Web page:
"There are other ways to provide for retirement, such as share portfolios, building a business and investing in property."
Don't be afraid to ask the obvious super questions: Mark Bouris
After last week’s column where I asked for your thoughts on why there’s so little engagement with superannuation, I got a lot of responses, and the clear message that comes through is one of ownership and confidence.
Firstly, because the superannuation guarantee is siphoned off from an employee’s pay packet – into a superannuation account – Australians have little sense of ownership. It feels like a tax; it feels like something the government takes rather than something that employees actually own.
Secondly, those who responded made the emphatic point that it’s hard to have confidence in a system that’s supposed to be our long-term retirement savings but is seen as a short-term proposition by governments. "Stop changing the rules" seems to be the clear signal to governments.
Moreover, there are deeper problems in retirement savings, as I discovered this week when I found myself in a small group of high-achieving people whose ages ran from 25 to 74.
As we spoke it became apparent that superannuation was as hard to engage with in this group as with any. In other words, a general disengagement from super is as prevalent in high achievers as it is for anyone, and in all age groups.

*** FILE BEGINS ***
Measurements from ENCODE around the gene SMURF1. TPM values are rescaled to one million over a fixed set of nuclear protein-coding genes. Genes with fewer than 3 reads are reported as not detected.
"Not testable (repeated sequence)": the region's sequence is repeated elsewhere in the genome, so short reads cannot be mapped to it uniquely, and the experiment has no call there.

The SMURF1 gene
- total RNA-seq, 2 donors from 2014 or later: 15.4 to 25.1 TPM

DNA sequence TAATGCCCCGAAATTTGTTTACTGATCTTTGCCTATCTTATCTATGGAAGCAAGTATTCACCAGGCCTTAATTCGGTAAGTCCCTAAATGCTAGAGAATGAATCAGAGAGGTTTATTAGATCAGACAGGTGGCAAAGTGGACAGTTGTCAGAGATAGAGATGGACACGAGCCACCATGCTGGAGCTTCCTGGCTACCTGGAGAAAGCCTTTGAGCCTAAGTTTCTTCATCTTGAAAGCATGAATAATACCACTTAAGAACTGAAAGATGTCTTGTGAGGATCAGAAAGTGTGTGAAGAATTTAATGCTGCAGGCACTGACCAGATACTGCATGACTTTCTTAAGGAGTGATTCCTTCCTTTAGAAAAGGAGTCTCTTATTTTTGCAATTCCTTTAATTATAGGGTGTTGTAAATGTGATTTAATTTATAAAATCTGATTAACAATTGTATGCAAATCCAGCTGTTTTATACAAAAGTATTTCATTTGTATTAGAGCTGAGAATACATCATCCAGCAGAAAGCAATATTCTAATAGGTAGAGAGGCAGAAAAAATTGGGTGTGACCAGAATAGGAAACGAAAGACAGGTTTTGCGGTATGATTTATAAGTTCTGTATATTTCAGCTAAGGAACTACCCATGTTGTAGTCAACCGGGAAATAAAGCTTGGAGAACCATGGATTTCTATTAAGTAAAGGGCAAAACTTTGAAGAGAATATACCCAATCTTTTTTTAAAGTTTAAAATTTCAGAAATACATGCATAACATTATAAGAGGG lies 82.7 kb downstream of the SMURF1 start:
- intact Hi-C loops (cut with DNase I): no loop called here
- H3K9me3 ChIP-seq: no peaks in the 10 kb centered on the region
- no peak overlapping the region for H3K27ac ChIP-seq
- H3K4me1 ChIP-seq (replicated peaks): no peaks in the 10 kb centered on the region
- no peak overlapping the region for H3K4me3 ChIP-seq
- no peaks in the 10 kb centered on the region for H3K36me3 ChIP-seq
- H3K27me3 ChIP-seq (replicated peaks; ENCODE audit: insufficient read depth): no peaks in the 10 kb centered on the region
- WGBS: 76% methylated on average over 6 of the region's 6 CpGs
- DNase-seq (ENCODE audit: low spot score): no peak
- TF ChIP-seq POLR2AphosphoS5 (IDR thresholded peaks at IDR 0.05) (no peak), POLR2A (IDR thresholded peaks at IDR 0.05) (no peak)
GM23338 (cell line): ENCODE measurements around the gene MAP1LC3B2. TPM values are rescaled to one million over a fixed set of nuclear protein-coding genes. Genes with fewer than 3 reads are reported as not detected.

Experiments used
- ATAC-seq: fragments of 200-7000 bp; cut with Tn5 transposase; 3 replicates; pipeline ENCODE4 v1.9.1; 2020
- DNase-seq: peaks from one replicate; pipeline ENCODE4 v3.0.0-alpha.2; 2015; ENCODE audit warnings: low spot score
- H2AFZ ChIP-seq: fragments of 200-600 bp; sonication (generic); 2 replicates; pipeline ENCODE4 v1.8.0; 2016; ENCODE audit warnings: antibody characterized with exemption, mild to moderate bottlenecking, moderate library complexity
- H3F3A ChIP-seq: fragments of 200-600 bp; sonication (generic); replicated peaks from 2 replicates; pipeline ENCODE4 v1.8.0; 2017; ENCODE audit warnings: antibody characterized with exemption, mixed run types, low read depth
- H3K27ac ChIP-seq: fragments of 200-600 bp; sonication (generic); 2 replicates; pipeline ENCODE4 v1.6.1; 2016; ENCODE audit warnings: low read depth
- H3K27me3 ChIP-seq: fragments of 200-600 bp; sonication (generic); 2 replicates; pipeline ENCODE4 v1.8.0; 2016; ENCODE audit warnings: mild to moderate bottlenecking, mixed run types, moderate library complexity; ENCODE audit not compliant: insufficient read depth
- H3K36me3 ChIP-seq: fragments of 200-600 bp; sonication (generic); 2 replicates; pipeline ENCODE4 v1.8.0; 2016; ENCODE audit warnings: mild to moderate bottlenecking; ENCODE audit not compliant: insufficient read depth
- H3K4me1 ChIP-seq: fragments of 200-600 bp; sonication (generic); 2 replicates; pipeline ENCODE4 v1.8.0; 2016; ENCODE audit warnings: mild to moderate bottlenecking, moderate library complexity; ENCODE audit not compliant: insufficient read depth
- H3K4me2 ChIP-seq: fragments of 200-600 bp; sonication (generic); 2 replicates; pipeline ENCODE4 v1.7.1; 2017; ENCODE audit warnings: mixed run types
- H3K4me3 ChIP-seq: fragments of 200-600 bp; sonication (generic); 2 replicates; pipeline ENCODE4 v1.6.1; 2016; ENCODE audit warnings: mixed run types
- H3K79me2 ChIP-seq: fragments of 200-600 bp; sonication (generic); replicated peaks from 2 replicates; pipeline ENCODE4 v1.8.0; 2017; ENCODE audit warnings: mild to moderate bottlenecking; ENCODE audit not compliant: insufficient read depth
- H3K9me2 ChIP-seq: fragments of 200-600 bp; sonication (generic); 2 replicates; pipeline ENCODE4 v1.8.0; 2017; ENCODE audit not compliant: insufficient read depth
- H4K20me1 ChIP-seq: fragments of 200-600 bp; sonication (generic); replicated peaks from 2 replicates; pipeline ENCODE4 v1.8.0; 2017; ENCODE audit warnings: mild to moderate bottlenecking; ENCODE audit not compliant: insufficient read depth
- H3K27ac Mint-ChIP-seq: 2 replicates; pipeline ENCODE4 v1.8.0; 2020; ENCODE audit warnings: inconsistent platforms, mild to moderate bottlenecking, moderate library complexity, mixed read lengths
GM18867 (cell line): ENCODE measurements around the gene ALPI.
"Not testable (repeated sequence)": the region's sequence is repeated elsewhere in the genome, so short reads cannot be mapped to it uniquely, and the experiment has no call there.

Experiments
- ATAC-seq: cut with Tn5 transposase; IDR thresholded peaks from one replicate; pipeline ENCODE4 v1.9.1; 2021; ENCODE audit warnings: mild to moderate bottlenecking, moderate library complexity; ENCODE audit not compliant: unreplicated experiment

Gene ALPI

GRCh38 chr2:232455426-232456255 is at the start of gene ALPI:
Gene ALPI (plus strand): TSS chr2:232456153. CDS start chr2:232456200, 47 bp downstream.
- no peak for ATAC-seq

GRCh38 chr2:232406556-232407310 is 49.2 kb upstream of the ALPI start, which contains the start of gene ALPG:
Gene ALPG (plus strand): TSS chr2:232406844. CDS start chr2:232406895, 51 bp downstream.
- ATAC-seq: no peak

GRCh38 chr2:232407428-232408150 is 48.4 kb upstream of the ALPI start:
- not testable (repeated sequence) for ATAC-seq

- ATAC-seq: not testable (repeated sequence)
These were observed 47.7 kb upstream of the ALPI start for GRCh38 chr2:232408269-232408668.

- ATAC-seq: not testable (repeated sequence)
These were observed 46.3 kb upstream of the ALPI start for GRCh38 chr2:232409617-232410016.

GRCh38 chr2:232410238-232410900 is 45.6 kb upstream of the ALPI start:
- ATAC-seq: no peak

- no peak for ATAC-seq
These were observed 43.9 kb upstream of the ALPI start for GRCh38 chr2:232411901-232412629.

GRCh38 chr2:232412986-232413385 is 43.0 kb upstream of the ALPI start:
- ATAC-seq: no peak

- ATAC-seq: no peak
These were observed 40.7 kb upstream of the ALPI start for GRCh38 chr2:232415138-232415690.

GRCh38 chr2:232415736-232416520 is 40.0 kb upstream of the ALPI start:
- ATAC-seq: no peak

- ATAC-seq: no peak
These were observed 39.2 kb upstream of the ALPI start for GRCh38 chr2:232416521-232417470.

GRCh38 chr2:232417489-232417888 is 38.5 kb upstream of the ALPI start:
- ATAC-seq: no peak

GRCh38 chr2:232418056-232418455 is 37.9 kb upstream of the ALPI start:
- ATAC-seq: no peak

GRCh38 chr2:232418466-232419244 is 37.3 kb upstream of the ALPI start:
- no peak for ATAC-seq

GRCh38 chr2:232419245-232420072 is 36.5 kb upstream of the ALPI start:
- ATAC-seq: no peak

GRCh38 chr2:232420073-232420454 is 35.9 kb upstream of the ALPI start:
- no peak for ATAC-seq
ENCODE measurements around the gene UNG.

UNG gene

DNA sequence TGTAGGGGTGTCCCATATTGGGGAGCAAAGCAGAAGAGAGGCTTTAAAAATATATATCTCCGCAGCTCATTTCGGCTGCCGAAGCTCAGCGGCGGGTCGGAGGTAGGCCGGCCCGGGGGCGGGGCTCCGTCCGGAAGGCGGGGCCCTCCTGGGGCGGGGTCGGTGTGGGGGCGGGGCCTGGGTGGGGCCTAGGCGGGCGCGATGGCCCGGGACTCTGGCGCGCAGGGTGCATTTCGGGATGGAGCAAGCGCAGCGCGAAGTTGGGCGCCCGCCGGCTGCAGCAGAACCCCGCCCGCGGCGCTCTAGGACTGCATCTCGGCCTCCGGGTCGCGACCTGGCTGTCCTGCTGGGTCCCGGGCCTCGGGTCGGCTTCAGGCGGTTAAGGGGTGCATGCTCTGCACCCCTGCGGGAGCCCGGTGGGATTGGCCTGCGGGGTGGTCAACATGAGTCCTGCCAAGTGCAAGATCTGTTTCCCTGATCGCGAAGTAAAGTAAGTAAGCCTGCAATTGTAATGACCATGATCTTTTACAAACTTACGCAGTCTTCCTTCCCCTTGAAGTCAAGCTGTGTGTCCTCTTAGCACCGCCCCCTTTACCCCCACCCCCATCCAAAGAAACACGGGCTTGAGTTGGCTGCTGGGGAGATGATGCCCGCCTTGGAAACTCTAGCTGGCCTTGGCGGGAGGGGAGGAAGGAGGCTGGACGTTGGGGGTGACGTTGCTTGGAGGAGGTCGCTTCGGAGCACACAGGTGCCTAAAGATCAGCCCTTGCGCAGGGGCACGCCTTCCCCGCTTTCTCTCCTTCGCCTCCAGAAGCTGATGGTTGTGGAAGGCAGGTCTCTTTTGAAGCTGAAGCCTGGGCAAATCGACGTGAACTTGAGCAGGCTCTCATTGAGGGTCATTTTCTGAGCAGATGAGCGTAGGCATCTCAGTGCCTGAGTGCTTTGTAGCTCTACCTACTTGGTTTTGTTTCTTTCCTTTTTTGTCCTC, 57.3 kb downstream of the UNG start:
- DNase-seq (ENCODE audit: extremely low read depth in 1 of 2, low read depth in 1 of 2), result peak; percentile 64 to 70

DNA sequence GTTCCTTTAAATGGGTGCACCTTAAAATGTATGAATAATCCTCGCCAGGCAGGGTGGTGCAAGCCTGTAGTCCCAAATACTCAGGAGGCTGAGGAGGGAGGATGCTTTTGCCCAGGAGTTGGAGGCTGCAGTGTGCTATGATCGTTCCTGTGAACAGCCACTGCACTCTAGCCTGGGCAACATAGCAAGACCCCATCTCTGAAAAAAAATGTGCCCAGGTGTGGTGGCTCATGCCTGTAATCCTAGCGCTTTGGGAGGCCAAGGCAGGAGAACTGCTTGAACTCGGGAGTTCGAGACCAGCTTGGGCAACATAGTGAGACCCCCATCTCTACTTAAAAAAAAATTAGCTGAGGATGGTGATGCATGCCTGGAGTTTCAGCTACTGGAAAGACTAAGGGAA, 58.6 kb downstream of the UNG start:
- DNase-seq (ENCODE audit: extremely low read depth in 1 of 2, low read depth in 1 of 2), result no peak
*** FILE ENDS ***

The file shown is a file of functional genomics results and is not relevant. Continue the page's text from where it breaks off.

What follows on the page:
The younger people I was speaking with were embarrassed that they weren’t more interested – none of them felt they had a good grasp on planning for their future. The more mature folks admitted they only became interested on the verge of retirement and urged the youngsters to become interested now. The people in between – in their 40s – were pushing to do the best they could with the time they had left.
Interestingly, among these high earners, the ones who didn’t have an adviser had no little knowledge about how to find one, or more importantly, how to find one who they could trust.
In my mind, the most important part of retirement planning is to take the responsibility and to take action. Responsibility and action.
Once you’ve established these two things, you don’t have to leap further into super if it doesn’t make sense to you. There are other ways to provide for retirement, such as share portfolios, building a business and investing in property.
I happen to think that the tax benefits and security of superannuation is a compelling reason to use this system, especially since the law requires a certain amount of your income is invested in super anyway.
Nevertheless, the important thing is to accept that it’s your responsibility to provide for your retirement, and with life expectancies increasing, you should be looking at providing for 30 years of living rather than 20.
And having taken this responsibility – your money, your retirement, your investments – then you have to take action: find an adviser, establish what you need to do, and do it.
Don’t be embarrassed. Embarrassment makes people duck the obvious questions and avoid making decisions. Embarrassment makes people procrastinate and that’s no way to approach retirement planning.
It’s your retirement, and it’s your money. So, be active, be responsible and take action before it’s too late.Mark Bouris is executive chairman of Yellow Brick Road, a financial services company offering home loans, financial planning, accounting and tax, and insurance.